|NHTS-Averaged Annual GHG Emissions per vehicle type by drive cycle. (Base Case). Source: Karabasoglu and Michalek. Click to enlarge.|
A new analysis by Orkun Karabasoglu and Jeremy Michalek of the Carnegie Mellon Vehicle Electrification Group at Carnegie Mellon University found that driving conditions affect the economic and environmental benefits of electrified vehicles “substantially”.
As a result, they suggested, vehicle window stickers, fuel economy standards, and life cycle studies using average lab-test vehicle efficiency estimates are incomplete. Driver heterogeneity matters, they found, and efforts to encourage adoption of hybrid and plug-in vehicles will have greater impact if targeted to urban drivers vs. highway drivers. Further, electrified vehicles perform better on some drive cycles than others, so non-representative tests can bias consumer perception and regulation of alternative technologies. Their study is published in the journal Energy Policy.
EPA, NSF, NOAA, Southern Company and EPRI contribute >$20M to fund SouthEast Atmosphere Study
June 06, 2013
The US Environmental Protection Agency (EPA), National Science Foundation (NSF), the National Oceanic and Atmospheric Administration (NOAA), Southern Company, and the Electric Power Research Institute (EPRI) are together contributing more than $20 million in research funding to support the SouthEast Atmosphere Study (SAS). EPA is also contributing staff scientists to work as part of this effort.
SAS involves dozens of other domestic and international research institutions, and is one of the largest North American air quality and climate studies in decades. It is a collaboration that brings together resources and facilities from NSF, NOAA, EPA, and EPRI.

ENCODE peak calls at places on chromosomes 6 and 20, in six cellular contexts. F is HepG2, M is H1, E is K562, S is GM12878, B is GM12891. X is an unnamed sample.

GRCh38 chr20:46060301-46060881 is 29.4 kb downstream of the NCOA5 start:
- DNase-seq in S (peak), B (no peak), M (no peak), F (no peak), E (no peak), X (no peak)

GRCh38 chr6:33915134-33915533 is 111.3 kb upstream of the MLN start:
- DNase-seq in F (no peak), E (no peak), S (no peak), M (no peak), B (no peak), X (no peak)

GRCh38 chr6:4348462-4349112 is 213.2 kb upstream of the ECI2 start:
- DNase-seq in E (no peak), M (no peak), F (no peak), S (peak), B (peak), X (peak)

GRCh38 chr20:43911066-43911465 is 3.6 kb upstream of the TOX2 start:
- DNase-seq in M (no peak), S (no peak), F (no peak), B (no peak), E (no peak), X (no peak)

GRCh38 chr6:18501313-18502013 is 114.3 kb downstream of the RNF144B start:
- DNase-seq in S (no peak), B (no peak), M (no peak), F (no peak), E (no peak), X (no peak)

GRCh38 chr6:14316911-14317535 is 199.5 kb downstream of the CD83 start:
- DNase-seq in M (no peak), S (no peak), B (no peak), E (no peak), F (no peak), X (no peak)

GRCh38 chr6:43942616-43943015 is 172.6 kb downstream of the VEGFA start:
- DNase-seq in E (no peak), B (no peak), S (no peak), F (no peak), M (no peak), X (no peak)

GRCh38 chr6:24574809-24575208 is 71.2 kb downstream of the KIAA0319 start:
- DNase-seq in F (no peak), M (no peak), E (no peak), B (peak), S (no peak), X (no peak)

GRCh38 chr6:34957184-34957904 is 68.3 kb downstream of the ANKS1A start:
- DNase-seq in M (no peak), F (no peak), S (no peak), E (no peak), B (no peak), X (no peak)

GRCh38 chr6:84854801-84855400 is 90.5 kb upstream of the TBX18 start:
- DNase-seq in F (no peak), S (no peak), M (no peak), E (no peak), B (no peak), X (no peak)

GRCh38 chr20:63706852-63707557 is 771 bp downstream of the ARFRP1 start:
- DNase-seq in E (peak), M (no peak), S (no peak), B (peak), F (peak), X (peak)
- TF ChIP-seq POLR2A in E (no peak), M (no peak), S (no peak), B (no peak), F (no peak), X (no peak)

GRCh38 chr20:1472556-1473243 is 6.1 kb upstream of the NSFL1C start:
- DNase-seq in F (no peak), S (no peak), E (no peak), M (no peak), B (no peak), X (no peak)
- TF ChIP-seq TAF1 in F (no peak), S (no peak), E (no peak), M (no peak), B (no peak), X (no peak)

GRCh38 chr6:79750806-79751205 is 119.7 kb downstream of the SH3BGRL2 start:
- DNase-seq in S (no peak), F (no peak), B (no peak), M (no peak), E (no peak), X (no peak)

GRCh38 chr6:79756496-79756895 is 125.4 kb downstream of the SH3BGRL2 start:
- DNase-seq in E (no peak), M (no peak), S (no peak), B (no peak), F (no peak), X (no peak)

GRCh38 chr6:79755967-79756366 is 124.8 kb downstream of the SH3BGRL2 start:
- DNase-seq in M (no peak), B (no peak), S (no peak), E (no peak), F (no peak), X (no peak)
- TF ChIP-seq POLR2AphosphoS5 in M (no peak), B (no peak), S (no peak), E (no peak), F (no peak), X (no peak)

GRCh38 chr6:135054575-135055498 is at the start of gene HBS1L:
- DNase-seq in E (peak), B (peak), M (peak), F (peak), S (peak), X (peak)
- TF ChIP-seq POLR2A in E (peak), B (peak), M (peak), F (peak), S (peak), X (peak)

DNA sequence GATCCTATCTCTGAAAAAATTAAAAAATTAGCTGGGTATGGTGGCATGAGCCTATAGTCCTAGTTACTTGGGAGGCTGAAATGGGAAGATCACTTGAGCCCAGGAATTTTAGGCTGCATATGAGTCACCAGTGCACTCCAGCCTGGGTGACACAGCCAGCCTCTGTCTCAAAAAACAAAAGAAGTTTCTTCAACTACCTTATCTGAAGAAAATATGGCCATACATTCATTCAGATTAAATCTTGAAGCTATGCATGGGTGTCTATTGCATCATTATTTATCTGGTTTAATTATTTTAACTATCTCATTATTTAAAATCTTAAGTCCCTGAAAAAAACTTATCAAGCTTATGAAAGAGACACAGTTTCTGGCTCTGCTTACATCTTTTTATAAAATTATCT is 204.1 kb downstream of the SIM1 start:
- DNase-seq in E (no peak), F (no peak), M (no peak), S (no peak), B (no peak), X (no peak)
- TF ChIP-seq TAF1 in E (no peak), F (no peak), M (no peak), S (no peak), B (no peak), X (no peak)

New open-source lifecycle analysis tool for oil production using field characteristics
May 25, 2013
|Schematic chart showing included stages within OPGEE. El Houjeiri et al., Supplemental Information. Click to enlarge.|
A team from Stanford University and the California Air Resources Board (ARB) has developed a new open-source lifecycle analysis (LCA) tool for modeling the greenhouse gas emissions of oil and gas production using characteristics of specific fields and associated production pathways. The team describes the Oil Production Greenhouse Gas Emissions Estimator (OPGEE) in a paper in the ACS journal Environmental Science & Technology.
Existing transportation fuel cycle emissions models are either broad—i.e., lacking process-level detail for any particular fuel pathway—and calculate nonspecific values of greenhouse gas (GHG) emissions from crude oil production, or are not available for public review and auditing, the authors note.
EIA releases report on CO2 emissions by state; California led in 2010 with transportation-sector emissions
May 14, 2013
|Energy-related CO2 emissions buy state, 2010. Source: EIA. Click to enlarge.|
The US Energy Information Administration (EIA) has released a new report, State-Level Energy-Related Carbon Dioxide Emissions, 2000-2010. The report shows a significant variation of energy-related carbon dioxide emissions across states on both an absolute and a per capita basis. Factors such as size, population density, available fuels, types of businesses, climate, all play a role in both total and per capita emissions, the EIA noted.
Topping the list for absolute emissions in 2010 was Texas (652.6 million tonnes CO2); California (369.8 mt CO2); and Pennsylvania (256.6 mt CO2). In terms of per capita emissions, the top emitter was Wyoming (118.5 tonnes of CO2 per person), followed by North Dakota (80.4 tonnes/person) and Alaska (54.6 tonnes/person). Examining 2010 energy-related CO2 emissions from the transportation sector, the report found California was the top transportation emitter (214.0 million tonnes CO2), followed by Texas (194.9 mt CO2) and Florida (107.0 mt CO2.
Study finds large-scale ramp-up in biofuel crops could result in warming in some tropical regions, cooling in temperate and polar regions
May 08, 2013